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Exploring Constructor Overloading in Java

When it comes to object-oriented programming languages such as Java, constructors are regarded as one of the fundamental building blocks. 

 

In object-oriented programming languages like Java, constructors are regarded as one of the fundamental building blocks. In Java, class objects are initialized using constructors. A constructor initializes the function and additional state data when it is called. Check out our Full Stack Developer Course for more in depth knowledge.

 

In Java, constructors are subject to overloading, just like methods are. Constructor overloading in Java is covered in this article, along with how it differs from method overloading.

 

Table of Content

 

Constructor Overloading in Java

Exploring Constructor Overloading in Java

 

Constructor overloading in Java is a technology that enables the definition of numerous constructors with various parameter lists in a class. 

 

Constructor overloading is comparable to method overloading, which enables the definition of numerous methods in a class with the exact same name but distinct parameters. Instead of needing to design distinct classes, programmers may develop objects with various initial states by utilizing constructor overloading.

 

By designing constructors with several argument lists, constructor overloading can be accomplished. The quantity, kind, and order of the parameters can vary amongst parameter lists. An object is initialized after being created by calling the constructor with the proper parameter list.

When Do We Need Constructor Overloading in Java?

An object may need to be initialized in a variety of ways at times. Constructor overloading can be used to do this. The Thread class, for instance, offers 8 different sorts of constructors. 

 

Let’s say we don’t want to define any parameters for a thread. In such a scenario, we can just utilize the Thread class’s default constructor.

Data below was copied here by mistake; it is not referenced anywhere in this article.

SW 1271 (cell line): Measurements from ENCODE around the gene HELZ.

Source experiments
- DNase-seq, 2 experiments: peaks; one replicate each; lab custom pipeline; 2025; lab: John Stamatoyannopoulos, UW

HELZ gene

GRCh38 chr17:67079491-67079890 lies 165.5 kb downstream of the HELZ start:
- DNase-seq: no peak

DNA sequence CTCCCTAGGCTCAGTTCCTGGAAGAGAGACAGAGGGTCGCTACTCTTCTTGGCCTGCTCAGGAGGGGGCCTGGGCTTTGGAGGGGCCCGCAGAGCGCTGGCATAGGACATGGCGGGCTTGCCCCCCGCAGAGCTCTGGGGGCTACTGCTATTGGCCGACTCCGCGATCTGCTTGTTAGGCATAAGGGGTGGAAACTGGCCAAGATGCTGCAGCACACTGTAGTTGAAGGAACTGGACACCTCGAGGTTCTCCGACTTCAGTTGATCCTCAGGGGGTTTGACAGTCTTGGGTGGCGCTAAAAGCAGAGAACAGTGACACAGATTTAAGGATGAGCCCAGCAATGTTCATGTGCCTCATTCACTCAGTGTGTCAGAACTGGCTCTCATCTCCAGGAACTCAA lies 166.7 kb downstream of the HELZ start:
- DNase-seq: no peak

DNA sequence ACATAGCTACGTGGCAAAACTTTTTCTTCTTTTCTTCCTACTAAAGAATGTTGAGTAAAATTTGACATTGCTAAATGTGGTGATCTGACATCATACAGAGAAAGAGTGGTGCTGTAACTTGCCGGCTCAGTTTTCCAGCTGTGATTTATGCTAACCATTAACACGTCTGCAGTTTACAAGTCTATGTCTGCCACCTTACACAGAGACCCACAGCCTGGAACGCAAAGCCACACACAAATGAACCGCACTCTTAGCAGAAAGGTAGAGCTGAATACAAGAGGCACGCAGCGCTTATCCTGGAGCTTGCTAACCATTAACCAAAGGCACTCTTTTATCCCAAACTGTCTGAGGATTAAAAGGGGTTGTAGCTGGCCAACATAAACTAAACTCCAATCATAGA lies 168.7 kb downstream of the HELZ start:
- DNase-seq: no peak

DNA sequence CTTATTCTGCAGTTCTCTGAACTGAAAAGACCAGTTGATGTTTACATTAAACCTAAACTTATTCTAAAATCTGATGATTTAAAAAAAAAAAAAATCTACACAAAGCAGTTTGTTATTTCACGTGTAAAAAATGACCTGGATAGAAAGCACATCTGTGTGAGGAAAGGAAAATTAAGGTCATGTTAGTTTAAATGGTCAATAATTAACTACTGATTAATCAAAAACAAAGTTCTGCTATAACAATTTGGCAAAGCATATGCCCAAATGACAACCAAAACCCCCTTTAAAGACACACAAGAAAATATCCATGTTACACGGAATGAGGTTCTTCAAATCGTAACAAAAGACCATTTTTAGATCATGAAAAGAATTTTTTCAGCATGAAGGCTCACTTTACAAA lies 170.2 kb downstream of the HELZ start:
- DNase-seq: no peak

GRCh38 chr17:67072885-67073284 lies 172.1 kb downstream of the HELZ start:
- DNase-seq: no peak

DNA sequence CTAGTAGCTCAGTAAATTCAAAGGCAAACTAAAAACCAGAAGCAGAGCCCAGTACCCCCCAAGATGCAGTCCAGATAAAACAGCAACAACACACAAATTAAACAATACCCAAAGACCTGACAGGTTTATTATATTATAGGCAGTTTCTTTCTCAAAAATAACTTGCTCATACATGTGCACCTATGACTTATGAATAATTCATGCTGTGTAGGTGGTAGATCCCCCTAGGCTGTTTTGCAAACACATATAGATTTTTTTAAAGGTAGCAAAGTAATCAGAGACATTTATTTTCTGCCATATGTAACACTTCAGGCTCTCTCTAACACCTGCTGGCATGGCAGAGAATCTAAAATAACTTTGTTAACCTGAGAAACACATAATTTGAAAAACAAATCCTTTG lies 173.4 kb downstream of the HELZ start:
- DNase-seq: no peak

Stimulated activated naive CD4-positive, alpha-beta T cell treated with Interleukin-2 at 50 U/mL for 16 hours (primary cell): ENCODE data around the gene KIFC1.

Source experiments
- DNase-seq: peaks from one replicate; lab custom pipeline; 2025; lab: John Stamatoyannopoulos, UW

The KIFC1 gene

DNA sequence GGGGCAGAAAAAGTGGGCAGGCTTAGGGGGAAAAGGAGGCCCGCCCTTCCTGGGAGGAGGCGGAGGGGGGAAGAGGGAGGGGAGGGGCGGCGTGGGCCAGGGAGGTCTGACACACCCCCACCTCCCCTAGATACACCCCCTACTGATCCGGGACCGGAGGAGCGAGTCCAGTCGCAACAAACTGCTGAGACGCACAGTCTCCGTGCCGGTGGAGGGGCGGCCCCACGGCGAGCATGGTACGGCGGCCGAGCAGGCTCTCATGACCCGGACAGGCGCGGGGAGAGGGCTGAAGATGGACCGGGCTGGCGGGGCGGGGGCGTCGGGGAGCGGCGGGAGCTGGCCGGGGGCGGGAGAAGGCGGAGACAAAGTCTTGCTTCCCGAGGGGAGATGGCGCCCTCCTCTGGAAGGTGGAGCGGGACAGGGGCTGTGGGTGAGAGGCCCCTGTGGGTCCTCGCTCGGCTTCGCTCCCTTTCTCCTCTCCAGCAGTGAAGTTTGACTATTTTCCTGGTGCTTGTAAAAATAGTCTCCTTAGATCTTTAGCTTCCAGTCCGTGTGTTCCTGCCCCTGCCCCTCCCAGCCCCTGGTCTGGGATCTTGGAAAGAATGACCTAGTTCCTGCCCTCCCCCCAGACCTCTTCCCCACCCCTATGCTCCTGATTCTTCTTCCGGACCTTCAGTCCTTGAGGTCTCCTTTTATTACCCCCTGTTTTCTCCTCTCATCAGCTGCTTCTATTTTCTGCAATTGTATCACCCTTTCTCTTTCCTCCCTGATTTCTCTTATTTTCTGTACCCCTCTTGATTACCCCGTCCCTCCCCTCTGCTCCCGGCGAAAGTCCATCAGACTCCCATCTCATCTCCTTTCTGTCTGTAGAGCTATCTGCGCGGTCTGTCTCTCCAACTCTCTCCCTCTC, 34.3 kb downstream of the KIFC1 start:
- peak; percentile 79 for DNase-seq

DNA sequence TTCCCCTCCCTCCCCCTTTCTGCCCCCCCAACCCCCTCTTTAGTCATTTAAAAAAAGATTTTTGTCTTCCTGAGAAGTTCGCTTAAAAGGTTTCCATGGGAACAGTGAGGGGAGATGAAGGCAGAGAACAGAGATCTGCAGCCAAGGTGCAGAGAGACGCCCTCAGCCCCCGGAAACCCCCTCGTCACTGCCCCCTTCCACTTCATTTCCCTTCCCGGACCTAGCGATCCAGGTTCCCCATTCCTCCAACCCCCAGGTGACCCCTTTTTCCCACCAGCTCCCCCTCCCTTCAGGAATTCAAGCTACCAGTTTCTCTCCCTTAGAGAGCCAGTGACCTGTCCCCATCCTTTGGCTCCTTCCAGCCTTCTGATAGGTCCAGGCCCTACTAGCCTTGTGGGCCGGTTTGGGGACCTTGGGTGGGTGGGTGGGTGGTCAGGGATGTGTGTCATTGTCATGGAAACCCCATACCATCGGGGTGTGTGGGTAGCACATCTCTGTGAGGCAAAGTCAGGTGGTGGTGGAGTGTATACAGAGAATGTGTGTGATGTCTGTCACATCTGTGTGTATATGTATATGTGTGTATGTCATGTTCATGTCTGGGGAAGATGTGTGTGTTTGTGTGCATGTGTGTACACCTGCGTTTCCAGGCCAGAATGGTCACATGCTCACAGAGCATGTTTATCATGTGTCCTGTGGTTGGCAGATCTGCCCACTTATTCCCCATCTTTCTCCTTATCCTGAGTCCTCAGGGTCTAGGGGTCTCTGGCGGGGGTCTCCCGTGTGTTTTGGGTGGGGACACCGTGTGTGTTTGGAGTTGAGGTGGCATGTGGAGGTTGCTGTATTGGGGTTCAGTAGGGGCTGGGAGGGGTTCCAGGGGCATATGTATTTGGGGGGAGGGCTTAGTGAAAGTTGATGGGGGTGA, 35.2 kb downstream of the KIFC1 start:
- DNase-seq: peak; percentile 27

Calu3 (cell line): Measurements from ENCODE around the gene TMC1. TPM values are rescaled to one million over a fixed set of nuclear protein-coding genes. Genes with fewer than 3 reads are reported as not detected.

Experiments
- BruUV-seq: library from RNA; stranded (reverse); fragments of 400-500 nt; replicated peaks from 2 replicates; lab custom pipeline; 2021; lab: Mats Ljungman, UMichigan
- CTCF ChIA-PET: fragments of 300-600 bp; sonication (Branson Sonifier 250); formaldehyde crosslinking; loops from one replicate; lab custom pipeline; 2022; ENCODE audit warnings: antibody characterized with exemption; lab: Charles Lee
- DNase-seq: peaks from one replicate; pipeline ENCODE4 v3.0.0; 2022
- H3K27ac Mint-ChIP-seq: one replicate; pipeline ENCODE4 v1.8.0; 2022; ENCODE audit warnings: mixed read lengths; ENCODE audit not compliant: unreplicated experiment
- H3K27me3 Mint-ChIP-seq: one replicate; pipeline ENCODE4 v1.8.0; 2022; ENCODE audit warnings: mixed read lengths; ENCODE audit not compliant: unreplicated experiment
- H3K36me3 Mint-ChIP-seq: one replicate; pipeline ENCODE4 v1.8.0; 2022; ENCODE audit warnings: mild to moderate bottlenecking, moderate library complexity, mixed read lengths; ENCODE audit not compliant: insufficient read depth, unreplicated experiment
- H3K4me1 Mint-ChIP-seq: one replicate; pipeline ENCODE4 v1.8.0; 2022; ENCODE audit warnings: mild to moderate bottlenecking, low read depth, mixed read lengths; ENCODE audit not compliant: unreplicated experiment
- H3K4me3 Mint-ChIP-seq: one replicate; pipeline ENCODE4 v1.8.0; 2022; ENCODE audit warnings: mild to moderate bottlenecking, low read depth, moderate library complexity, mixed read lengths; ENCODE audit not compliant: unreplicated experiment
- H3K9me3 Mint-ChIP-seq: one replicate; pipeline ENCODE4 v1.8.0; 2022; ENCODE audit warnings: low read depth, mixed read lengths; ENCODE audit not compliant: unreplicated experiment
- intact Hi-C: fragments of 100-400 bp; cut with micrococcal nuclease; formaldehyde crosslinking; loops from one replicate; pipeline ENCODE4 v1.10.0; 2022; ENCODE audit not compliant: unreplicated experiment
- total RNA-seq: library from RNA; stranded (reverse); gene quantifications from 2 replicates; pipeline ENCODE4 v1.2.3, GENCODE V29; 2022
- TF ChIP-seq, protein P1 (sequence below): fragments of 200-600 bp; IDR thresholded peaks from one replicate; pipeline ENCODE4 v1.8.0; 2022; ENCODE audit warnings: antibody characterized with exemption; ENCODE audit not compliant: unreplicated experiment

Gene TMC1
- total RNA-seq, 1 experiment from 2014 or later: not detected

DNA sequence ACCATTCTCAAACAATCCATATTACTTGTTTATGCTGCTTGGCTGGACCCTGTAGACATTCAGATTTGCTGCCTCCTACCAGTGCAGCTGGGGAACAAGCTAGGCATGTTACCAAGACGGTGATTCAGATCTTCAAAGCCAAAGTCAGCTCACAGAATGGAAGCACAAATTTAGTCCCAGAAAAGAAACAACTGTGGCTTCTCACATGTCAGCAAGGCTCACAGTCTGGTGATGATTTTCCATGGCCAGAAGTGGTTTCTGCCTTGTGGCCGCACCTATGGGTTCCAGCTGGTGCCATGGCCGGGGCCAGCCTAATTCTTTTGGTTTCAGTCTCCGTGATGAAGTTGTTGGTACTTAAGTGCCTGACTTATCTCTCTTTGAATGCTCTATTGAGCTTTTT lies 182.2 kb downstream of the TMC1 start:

Thread t= new Thread (” MyThread “

Brief Comparison with Method Overloading

  • The user actively calls methods, whereas constructors are notified automatically whenever an object is formed.
  • While the method name shouldn’t be identical to the class name, the constructor must have the identical title as the class.
  • There is no return type for constructors, but there is one for methods, which can be either void or an object type.
  • Although a method can carry out some class-specific tasks, a constructor is utilized to initialize an object.

Syntax and Structure of Constructors in Java

Here is the syntax of Java constructor overloading: 

 

class ClassName {
   ClassName() {
   }
}

However, constructor overloading in Java is of two types: 

 

  • Parameterized constructors 
  • No argument constructors

Also, when creating the structure of constructor overloading in Java, make sure: 

 

  • The Java constructor doesn’t have a return type
  • The name of the constructor overloading in Java must be the same as the class
  • The Java compiler automatically creates a constructor when it is not specifically defined. 

Examples Using Constructor Overloading in Java

Here is a constructor overloading in Java example with code and a brief description: 

 

Constructor Overloading in Java Example: Developing a class with numerous constructors that take different parameters

 

Code: 

class Person {
   private String name;
   private int age;
 
   // Default constructor
   public Person() {
       name = "";
       age = 0;
   }
 
   // Constructor that takes a name parameter
   public Person(String name) {
       this.name = name;
       age = 0;
   }
 
   // Constructor that takes both name and age parameters
   public Person(String name, int age) {
       this.name = name;
       this.age = age;
   }
   public String toString(){
       return name + " " + age;
   }
}
class PrepBytes{
   public static void main(String args[]){
       Person p1 = new Person();
       Person p2 = new Person("Amigo");
       Person p3 = new Person("Amigo", 18);
       System.out.println(p1.toString());
       System.out.println(p2.toString());
       System.out.println(p3.toString());
   }
}

Output:
0
Amigo 0
Amigo 18

Description:

 

Three Java constructor overloading’s were deployed to generate the Person class in this example. The first constructor here is the default constructor, where the name and age fields are initialized to empty strings and zero, respectively. 

 

The second constructor accepts a name parameter and sets the age field to 0 while initializing the name field to the parameters’ value. 

 

The third constructor sets up both variables to the appropriate values and accepts two parameters: name and age. The toString method has also been modified so that the console screen can display the objects’ elements.

Pros and Cons of Using Constructor Overloading with Different Parameters

The use of constructor overloading in Java has its own set of pros and cons. Let’s learn what they are: 

 

Pros Cons